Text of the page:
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For parents and whānau

This section provides some general information to help parents and whānau understand how copyright may affect their child at school and at home. You may also find a quick answer in the section of frequently asked questions, Students' FAQ.

On this page:

Your child's work

In most circumstances, your child owns the copyright in all original work they create. This can be a story, a picture, a website page, a video, or a piece of music.

This means that the school (or anyone else) cannot copy, adapt, or use your child's work without permission from you and your child. When a school uses your child's material, they need to acknowledge your child as the creator. However, you can ask that your child is not identified.

Some schools request that parents or guardians sign a form giving permission to use children's work in, for example, the school website, newsletter, exhibitions, or publicity material. To see an example of this type of form, see the Student copyright permission form page.

Homework and projects

Schools are happy for you to help your child with homework and projects, but the result must be their own work.

Make sure your child understands that what they find on the Internet, in newspapers, or books must not appear in a project or homework as their own work – this is plagiarism.

Students may use information from these places in their projects, but they must make it clear what comes from other people (such as using quotation marks around words or labelling images) and say where it came from – other people's work must always be acknowledged.

Make sure your child understands that changing other people's work and presenting it as their own is not allowed either.

  • To find out more about how copyright affects students' work, go to the section For students.

Copying

The Copyright Act allows people to copy part of a copyright work – for example, perhaps one chapter of a book, or one article in a magazine or newspaper, a few pages from a music score – for their research or private study. This permission applies to your child for their school work and other study (such as music lessons).

The Copyright Act does not allow people to play a music recording (for example, from a CD) or film (for example, from a video or DVD) during their lesson unless they are doing a course on making films or film soundtracks.

The Copyright Act allows people to record a radio or television broadcast, but only so they can listen to or watch it later at home – this is called time-shifting.

Your child can only record television or radio programmes for school work if the school has a broadcast copyright licence.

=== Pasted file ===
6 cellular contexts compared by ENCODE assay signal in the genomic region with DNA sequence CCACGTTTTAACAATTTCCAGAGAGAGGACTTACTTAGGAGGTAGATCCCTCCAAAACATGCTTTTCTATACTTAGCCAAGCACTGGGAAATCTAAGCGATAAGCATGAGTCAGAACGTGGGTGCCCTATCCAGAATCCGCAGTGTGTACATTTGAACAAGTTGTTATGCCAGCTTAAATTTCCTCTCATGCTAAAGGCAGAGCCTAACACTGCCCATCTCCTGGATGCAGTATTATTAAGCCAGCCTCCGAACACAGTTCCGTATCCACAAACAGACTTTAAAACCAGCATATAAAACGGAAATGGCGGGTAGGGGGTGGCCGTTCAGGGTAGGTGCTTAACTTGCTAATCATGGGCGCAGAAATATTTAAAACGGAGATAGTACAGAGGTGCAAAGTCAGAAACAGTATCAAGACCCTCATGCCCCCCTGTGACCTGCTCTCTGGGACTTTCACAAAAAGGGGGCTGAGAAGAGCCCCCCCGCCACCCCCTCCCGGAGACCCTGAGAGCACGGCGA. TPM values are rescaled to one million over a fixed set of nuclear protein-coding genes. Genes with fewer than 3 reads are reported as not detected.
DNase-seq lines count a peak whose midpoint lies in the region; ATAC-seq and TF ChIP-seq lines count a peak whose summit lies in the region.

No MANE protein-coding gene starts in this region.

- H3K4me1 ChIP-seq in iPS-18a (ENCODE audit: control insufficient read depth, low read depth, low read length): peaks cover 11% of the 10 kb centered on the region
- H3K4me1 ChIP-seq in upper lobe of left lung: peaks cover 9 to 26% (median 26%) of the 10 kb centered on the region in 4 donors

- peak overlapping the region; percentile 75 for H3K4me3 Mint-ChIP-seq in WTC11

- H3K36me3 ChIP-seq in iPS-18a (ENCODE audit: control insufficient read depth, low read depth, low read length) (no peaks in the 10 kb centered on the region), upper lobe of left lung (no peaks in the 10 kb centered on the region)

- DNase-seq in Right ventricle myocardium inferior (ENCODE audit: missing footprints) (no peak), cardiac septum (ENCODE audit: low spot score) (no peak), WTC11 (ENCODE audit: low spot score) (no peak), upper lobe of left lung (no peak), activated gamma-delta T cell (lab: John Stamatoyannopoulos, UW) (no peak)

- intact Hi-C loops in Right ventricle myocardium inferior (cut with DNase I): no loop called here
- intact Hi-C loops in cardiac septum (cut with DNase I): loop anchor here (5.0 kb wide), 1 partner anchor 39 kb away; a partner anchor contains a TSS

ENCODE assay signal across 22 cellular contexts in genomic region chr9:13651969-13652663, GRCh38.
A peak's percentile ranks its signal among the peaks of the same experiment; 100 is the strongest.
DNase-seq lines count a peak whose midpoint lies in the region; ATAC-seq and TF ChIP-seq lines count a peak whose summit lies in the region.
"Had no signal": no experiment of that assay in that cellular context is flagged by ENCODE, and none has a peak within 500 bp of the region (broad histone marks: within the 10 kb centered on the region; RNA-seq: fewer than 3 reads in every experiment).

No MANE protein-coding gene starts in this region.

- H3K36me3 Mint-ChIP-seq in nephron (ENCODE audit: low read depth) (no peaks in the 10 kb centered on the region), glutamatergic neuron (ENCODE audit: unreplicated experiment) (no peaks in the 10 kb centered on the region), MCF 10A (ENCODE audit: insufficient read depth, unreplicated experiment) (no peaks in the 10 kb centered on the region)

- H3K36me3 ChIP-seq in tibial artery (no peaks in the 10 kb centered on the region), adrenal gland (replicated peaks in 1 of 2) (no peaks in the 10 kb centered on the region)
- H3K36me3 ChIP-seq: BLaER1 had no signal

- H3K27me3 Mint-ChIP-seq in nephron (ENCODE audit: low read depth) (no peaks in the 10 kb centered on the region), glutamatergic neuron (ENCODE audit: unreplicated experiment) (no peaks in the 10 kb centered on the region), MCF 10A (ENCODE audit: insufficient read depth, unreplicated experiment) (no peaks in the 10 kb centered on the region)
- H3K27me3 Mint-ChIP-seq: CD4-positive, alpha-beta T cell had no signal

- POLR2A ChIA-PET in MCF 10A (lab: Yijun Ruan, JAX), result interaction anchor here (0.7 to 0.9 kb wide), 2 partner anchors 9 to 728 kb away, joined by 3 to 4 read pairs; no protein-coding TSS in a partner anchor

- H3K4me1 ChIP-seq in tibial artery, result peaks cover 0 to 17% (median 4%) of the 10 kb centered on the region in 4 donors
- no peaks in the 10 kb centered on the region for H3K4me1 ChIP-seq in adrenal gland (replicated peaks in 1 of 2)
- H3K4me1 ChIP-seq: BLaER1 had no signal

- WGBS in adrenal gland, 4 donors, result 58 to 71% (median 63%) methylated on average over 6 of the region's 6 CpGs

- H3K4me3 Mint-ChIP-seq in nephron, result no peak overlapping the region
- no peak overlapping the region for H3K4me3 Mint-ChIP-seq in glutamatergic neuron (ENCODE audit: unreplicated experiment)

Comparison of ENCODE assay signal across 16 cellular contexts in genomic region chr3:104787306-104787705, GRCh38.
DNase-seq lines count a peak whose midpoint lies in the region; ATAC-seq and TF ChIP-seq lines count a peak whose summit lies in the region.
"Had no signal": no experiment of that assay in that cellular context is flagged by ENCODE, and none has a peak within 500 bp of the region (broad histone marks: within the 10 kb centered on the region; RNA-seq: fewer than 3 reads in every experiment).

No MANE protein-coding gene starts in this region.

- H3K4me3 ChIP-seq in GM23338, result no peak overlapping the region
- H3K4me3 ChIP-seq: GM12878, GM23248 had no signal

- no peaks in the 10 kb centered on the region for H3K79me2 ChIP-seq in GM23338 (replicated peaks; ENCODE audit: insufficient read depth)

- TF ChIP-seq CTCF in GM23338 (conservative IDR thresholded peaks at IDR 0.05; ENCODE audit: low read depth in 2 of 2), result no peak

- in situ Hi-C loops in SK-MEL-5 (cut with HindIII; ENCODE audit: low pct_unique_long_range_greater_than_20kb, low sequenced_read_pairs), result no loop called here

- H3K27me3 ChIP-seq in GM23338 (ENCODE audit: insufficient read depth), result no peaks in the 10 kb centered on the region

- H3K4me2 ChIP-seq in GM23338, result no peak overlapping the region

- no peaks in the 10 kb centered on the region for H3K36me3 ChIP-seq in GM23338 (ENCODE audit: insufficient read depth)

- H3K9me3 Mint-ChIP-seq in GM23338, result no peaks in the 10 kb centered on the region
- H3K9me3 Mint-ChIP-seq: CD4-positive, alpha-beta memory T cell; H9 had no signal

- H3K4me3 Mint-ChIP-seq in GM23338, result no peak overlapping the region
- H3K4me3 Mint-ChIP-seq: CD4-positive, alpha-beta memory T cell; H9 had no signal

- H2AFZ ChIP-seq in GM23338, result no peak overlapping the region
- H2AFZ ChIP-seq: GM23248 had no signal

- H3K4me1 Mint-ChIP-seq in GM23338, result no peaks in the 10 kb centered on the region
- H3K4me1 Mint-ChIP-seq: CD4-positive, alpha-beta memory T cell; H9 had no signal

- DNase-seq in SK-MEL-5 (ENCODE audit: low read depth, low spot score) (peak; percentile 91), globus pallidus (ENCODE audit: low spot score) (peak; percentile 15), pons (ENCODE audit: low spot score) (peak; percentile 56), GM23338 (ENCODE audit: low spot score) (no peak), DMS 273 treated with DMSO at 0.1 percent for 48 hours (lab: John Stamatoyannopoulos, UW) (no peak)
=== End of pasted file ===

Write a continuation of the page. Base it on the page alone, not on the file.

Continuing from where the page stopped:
Copyright law allows people to make one backup copy of a computer program for backup if the original copy “dies”, not to give to friends.

To find out more about what copyright is and what copyright law covers, go to the section "What is copyright?".

Downloading from the Internet

Downloading is a form of copying. When copyright owners expressly give people permission to download their work from the Internet, they are not giving others permission to change their work.

If your child wants to change something they have downloaded from the Internet, they should make sure that the website gives them permission to change the work.

If there is no permission statement on the website, they should email the website for permission.

There are some things on the Internet that have been put there illegally, such as music tracks and movies. Downloading these is also illegal.

The Copyright (Infringing File Sharing) Amendment Act 2011

These links provide information in answer to some common concerns about this recent amendment to New Zealand copyright law.

What is the Copyright (Infringing File Sharing) Amendment Act and what should schools know?

What are my rights and responsibilities under the Copyright Act?

Can I download music and videos from YouTube? Am I breaking copyright law? 

School-only audiences

The Copyright Act permits a school to show a video or DVD, play a music CD, or perform a play or music for instructional purposes to a school-only audience.

This audience cannot include parents (unless they are staff or board of trustees members).

So if you are excluded from watching a film or a performance at school, please understand that this is the reason.

Your child's right to privacy

Privacy is not a copyright issue, but it is related. If the school takes photos or videos of your child, in which your child is clearly identifiable, they must ask your permission to use or show those images.

They may ask you to sign a permission form for one specific use of a photo or video, and/or for possible future uses.

 


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